Odds are generally stacked heavily against the average startup and the potential for failure is high. That being said, a necessity of the select companies that do rise from the trenches is funding and investors. So what formula do smart investors—and smart entrepreneurs—use for success? We asked St. Louis experts to share what the most crucial qualities of an investible startup are.
Founders you trust
A high quality management team means investors can feel safe with someone else behind the wheel. Founders must be passionate and understand the true core of their business . “Investing in early stage companies is so much more about the execution than the actual idea. You’re investing in the team as much as the company,” says Matt Menietti of SixThirty. Given qualities an investor looks for are industry knowledge, flexibility, vision, etc. Coachability is an absolute must. At some point, your investor was not an investor, and he/she, more often times than not, achieved some level of financial success. That now investor (who is, by the way, funding your company) probably has some valuable, qualified advice. A respectful partnership between founders and investors makes for a significantly better funding cycle from every angle.
There has to be something to sell. Investors must see that the offering itself has value proposition. Value proposition is less based on physically “what” a product/service is and more vested in its emotional affect on the customers (and, therefore, the industry). Further, the emotional affect that the features and benefits of said product has on a customer, and how sustainable and unique that reaction is, indicates how it will compete. Evaluation of whether an innovative differentiation from competitors or alternatives exists is key to a willingness to fund—and from a customer standpoint, a willingness to pay. “A solution to a real problem” is what drives tangible success, says Jim McKelvey of Square. A company must be in sync with the human factors behind their customer’s problems, why those problems exist, the necessary route to fixing them and how to shape the experience.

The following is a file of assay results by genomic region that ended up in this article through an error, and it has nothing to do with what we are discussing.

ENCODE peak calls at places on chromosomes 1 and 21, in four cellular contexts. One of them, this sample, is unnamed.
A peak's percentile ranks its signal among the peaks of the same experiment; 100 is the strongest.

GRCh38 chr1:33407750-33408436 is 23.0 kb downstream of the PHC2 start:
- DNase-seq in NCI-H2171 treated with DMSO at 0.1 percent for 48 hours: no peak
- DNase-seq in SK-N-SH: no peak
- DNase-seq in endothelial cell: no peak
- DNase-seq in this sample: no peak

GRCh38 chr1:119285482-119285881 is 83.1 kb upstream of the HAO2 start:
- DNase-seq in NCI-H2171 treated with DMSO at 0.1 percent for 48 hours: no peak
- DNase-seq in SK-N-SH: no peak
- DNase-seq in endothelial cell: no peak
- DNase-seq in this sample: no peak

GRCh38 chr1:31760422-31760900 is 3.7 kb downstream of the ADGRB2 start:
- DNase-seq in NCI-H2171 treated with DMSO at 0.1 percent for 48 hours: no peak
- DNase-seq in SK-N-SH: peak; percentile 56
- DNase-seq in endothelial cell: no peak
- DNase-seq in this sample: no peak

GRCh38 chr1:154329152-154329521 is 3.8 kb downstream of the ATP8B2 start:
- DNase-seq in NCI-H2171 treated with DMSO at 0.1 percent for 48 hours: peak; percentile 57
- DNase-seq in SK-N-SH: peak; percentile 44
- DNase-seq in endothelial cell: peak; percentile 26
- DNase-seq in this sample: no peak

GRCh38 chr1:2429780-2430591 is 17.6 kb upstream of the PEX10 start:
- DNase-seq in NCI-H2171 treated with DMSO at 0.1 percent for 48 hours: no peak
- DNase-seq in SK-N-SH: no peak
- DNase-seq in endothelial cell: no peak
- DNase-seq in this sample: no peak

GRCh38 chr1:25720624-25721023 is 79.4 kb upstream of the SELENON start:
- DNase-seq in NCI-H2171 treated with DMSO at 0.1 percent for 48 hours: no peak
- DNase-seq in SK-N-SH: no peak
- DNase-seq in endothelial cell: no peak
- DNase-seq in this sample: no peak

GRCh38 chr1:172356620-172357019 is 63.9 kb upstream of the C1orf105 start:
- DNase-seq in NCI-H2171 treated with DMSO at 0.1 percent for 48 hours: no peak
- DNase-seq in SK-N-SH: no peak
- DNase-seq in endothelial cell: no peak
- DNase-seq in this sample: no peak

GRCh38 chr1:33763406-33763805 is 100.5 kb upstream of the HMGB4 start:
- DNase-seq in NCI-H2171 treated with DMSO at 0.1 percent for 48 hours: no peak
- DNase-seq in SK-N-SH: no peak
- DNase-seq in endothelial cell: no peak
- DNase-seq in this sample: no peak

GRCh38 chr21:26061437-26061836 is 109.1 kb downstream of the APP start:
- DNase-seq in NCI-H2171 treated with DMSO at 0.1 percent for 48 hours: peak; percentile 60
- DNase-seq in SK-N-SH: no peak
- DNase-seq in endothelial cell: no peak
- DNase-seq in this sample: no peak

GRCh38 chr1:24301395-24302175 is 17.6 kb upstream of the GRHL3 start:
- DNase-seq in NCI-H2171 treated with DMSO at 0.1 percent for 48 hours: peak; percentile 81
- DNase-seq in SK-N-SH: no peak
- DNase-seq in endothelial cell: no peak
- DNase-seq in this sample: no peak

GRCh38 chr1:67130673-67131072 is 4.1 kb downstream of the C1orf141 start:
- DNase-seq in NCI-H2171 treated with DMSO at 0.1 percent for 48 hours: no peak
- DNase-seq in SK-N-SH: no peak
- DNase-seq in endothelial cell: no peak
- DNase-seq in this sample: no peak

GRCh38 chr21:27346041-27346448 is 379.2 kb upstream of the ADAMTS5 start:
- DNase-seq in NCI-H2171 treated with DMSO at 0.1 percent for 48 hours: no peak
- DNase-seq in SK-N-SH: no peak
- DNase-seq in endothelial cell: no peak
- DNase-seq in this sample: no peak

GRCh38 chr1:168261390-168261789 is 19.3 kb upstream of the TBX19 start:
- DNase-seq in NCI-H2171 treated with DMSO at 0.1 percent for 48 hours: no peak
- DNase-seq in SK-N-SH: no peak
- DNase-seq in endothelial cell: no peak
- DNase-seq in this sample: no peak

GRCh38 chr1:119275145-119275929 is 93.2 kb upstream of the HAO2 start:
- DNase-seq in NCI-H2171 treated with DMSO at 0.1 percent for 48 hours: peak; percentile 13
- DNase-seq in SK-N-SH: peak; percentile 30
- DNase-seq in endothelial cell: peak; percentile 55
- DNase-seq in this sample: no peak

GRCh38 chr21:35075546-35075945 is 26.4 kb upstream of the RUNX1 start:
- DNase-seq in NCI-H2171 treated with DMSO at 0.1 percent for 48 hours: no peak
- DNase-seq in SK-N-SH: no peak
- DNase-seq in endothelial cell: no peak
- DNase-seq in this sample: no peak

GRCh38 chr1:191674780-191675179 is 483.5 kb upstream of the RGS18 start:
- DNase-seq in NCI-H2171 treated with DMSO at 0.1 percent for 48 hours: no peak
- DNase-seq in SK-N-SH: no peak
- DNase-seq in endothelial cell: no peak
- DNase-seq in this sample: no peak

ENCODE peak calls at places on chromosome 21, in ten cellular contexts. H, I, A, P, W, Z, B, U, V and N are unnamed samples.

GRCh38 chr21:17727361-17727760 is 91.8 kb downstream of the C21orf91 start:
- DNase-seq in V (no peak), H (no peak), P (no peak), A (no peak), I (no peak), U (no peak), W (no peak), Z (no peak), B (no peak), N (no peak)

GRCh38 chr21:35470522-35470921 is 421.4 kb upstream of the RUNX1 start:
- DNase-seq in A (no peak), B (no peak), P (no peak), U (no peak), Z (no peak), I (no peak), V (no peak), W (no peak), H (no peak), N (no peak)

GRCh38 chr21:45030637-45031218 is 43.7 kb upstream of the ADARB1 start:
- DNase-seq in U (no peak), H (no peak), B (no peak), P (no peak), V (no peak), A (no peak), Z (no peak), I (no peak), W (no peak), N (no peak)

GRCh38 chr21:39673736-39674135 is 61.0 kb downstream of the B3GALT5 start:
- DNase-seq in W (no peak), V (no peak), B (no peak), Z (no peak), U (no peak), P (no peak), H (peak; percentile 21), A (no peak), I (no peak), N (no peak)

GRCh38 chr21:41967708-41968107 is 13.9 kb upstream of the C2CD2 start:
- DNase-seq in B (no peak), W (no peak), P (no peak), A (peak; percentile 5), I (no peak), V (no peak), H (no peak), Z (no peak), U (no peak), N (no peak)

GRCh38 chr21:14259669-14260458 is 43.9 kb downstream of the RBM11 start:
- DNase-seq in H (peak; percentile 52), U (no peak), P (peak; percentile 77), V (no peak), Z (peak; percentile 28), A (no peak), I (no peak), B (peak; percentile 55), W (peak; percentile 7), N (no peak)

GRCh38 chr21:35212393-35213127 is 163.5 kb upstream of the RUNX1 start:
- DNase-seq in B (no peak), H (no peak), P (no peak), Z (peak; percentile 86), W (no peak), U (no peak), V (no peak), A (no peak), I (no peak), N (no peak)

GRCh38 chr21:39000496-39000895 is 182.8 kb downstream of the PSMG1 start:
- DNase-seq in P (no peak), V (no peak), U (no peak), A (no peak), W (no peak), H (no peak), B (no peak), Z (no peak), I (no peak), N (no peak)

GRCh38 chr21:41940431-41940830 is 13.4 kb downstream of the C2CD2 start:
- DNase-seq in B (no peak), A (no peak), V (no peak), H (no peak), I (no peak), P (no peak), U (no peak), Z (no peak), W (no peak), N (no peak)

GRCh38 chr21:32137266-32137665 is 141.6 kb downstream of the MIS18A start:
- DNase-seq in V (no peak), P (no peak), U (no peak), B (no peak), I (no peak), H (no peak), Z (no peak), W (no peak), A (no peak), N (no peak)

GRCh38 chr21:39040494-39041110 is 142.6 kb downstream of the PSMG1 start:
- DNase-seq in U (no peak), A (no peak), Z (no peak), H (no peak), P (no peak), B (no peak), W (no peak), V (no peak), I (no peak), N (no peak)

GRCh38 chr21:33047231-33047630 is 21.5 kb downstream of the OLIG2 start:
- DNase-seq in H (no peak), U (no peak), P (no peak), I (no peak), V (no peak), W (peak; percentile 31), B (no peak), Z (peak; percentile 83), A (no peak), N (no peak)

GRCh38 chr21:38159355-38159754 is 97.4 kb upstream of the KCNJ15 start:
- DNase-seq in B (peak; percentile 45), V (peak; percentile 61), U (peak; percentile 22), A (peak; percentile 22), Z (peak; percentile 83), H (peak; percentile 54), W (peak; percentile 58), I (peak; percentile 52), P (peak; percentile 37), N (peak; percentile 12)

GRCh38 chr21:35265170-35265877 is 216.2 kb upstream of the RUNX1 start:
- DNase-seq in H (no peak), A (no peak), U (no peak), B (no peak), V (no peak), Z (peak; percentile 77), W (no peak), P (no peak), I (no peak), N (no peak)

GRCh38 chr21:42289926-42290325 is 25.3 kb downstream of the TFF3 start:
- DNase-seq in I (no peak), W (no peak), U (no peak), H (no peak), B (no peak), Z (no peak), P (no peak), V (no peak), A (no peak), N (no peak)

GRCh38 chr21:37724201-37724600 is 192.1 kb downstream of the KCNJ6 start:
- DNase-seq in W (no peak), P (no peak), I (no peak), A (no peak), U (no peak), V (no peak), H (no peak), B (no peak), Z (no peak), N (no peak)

Additionally, investors evaluate startups based on traction. Many seed-stage investors look for some traction before investing. They want a clearer vision of what the final product could look like and how far from that goal the startup is. This might lead them to ask for more tangible proof-of-concept items, such as a prototype, customer base information, website traffic, competitor analyses, etc. Factors like these can be measurable indicators of early traction.
What does the market say?
You have the knockout team, the knockout idea that solves a tangible problem—but scale matters. You have to have “market need, a willingness to pay and a clear, concise plan to reach the target audience,” says Ben Burke, director of operations at Arch Grants. Market opportunity polices the pearly white gates of startup success. Determining what market opportunity allows is key to evaluating where a product or service can “fit.” This goes hand-in-hand with the volume of customers in a particular market and what the competition looks like. Approach is the wingman here—”are you trying to go niche with your approach or more of a wide-spread, mass market strategy? We ask that founders try to paint us a picture of how they turn a small company into a $100M or $1B opportunity. And that’s how we, as a fund, make money, by ensuring that a couple of our investments turn into home runs, returning invested capital and profits back to our investors. Small markets can be attractive too, if competition is minimal and trends allow for quick market penetration,” says Matt Menietti. Further, you have to know who your customer is and what problems you’re solving. Knowing the market is the only way you’ll build customer relationships and know how to create demand.
Debatably of the utmost importance to investors is business model and process for scaling the venture, and how that fits into the broader landscape. Scalability is key—as revenue increases, cost must increase at a slower rate. Analyzing logistics can uncover all sorts of holes within a business model. Cost structure is an essential element to scalability, alongside evaluation of revenue streams. The logistics of a company’s key resources (suppliers, commodities, etc.), channels (distribution and sale plans) and partners (outside companies essential to the business’ success), and how well thought-out these details are by the team, tells a great deal about a company’s potential. What activities need to take place daily in order for a business model to function efficiently? Will the market grow and if so, how will the business model respond?
and last but not least,